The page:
Canoes in the western Solomon Islands were essential to transportation, fishing, and warfare. In former times, they were lavishly adorned. The centerpiece of the prow was a distinctive figurehead, known variously as a nguzu nguzu, musu musu, or toto isu. Attached at the waterline so that it dipped in the sea as the canoe rode the waves, the figurehead reportedly served as a supernatural protector, ensuring safe passage and a successful expedition. The images are typically busts depicted with large heads wearing circular ear ornaments and small arms with the hands raised to the chin or clasping a head or bird. The jutting jaws of the images were reportedly attributes of spirits, and nguzu nguzu are sometimes said to depict, or afford protection from, dangerous sea spirits called kesoko.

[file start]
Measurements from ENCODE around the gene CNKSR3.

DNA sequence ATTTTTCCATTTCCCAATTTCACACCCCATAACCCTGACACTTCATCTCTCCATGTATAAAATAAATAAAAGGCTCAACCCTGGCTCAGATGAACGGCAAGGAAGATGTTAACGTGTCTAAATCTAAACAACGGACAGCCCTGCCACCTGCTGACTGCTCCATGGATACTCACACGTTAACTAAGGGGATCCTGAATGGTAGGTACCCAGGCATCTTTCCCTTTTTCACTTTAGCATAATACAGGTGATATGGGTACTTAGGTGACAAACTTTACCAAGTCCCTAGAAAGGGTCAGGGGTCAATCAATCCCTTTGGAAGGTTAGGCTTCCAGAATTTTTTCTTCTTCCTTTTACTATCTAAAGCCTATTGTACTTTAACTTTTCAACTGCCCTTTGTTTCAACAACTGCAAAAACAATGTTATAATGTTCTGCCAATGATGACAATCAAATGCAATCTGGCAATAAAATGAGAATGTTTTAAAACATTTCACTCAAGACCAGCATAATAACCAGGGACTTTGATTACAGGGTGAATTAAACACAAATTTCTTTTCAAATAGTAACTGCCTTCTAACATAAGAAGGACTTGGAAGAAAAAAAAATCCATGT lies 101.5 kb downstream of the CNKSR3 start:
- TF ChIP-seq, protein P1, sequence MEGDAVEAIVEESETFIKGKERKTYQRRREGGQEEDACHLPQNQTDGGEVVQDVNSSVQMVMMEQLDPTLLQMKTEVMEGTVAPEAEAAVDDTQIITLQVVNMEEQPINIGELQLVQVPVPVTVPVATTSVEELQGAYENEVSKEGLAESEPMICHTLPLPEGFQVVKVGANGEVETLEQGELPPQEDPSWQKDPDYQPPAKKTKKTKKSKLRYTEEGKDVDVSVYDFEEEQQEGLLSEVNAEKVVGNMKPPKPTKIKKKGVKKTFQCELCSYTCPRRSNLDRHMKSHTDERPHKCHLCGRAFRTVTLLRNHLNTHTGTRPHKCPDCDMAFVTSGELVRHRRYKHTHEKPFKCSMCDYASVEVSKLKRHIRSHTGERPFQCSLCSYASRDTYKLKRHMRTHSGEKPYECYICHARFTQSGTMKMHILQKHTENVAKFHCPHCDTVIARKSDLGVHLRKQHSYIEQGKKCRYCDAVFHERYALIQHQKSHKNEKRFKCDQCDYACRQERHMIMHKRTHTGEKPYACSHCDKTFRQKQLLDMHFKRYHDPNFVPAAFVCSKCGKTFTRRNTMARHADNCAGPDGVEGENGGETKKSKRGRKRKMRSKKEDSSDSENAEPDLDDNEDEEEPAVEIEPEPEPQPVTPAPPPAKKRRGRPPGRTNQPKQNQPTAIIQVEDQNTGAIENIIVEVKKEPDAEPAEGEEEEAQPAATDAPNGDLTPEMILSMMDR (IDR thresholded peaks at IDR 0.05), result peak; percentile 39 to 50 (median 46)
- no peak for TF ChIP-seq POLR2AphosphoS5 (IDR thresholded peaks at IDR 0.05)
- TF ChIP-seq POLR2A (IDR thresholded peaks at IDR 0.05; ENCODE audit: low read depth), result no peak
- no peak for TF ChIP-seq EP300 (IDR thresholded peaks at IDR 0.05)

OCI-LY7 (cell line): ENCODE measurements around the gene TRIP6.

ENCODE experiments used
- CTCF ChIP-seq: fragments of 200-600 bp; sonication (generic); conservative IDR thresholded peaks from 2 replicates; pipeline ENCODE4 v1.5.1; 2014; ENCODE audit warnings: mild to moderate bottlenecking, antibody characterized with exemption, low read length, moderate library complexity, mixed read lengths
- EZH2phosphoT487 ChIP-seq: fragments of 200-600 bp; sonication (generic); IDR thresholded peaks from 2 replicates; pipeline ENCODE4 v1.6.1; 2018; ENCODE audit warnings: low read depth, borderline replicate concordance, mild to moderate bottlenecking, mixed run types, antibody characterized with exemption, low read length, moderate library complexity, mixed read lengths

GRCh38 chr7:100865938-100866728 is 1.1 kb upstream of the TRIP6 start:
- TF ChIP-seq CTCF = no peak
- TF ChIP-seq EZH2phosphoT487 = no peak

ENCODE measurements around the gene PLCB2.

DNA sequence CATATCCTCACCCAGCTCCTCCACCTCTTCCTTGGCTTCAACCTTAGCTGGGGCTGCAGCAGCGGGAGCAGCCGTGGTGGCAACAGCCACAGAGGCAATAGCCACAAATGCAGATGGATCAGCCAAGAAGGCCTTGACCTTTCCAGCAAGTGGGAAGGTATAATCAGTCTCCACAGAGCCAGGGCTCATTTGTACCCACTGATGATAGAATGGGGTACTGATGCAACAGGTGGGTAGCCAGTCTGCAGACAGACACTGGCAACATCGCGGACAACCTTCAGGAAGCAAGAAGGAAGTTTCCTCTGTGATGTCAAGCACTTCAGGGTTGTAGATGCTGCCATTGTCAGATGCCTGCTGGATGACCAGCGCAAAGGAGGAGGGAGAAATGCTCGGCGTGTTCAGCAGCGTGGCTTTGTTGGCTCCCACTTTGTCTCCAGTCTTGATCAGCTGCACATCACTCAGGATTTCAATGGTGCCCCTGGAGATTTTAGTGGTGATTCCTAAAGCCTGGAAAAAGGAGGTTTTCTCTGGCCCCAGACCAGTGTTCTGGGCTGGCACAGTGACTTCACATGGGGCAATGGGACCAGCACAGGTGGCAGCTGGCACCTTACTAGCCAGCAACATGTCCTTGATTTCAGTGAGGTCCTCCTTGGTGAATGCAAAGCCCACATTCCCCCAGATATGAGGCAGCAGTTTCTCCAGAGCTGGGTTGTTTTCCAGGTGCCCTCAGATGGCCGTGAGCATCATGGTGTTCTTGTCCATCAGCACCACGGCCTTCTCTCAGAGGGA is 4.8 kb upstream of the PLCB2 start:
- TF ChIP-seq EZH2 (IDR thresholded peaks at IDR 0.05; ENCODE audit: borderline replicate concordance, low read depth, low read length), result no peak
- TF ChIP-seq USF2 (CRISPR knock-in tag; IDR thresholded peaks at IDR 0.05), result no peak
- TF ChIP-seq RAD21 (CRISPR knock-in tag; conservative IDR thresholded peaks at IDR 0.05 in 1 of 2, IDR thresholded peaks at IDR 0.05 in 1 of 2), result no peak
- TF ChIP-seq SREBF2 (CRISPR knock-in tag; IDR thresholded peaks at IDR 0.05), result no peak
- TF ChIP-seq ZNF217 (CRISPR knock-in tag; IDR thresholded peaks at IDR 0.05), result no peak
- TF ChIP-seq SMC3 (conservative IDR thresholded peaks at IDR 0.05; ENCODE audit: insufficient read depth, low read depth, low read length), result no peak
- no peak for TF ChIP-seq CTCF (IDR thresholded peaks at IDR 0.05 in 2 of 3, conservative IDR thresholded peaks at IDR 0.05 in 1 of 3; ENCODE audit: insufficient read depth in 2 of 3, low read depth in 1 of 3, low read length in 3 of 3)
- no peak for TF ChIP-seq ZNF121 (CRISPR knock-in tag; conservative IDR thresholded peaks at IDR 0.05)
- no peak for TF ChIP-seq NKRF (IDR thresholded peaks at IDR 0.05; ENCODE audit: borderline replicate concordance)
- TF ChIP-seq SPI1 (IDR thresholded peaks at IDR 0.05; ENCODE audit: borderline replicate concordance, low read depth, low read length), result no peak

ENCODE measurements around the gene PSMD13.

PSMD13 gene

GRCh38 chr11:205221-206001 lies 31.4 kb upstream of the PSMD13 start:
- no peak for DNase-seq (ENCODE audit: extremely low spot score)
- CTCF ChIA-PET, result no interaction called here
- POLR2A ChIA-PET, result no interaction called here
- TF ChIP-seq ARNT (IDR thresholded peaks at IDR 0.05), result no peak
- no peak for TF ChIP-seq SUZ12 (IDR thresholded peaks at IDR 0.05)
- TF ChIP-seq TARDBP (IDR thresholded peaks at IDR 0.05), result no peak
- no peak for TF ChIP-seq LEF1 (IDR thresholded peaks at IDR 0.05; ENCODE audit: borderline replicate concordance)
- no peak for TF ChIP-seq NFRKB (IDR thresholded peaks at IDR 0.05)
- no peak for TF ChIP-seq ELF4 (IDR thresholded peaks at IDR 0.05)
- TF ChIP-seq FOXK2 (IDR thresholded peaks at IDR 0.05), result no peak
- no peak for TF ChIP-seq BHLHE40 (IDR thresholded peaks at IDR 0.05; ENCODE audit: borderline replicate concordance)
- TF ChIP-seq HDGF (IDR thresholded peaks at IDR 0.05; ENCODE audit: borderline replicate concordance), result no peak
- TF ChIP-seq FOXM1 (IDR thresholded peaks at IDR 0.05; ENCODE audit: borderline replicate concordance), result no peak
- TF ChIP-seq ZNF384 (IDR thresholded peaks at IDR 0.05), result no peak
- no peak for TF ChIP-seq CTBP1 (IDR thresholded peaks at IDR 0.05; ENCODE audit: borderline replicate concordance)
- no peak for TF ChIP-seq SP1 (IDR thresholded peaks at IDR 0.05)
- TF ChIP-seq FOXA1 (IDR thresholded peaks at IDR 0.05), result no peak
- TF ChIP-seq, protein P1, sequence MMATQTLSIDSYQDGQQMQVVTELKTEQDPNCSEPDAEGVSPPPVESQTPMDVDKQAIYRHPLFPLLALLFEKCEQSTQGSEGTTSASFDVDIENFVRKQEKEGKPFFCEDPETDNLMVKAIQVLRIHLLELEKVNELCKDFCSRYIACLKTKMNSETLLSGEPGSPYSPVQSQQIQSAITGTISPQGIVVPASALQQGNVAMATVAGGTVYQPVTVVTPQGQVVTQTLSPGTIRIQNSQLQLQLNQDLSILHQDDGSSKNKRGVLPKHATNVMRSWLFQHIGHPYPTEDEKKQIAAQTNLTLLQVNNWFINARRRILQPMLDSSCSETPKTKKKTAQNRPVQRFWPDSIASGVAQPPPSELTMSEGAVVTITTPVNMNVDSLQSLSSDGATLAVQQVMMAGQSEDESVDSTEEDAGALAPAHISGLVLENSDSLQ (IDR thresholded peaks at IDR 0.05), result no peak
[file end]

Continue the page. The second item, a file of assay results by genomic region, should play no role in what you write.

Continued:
Morris J. Pinto, New York, until 1976
Somerville, B., and A. Hocart. "Ethnographical Notes: New Georgia, Solomon Islands." Journal of the Royal Anthropological Institute vol. XXVI (1897), pp. 357-412. pp. 362, 369, 371, 378.
Chick, John, and Sue Chick, eds. Grass Roots Art of the Solomons: Images and Islands. Sydney and New York: Pacific Publications, 1978.
Jones, Mark. The art of the medal. London, 1979, pp. 91–96.
Kjellgren, Eric. Oceania: Art of the Pacific Islands in the Metropolitan Museum of Art. New York and New Haven: The Metropolitan Museum of Art, 2007, no. 100, pp. 170–171.
Kjellgren, Eric. How to Read Oceanic Art. How to Read 3. New York: The Metropolitan Museum of Art, 2014, p. 82.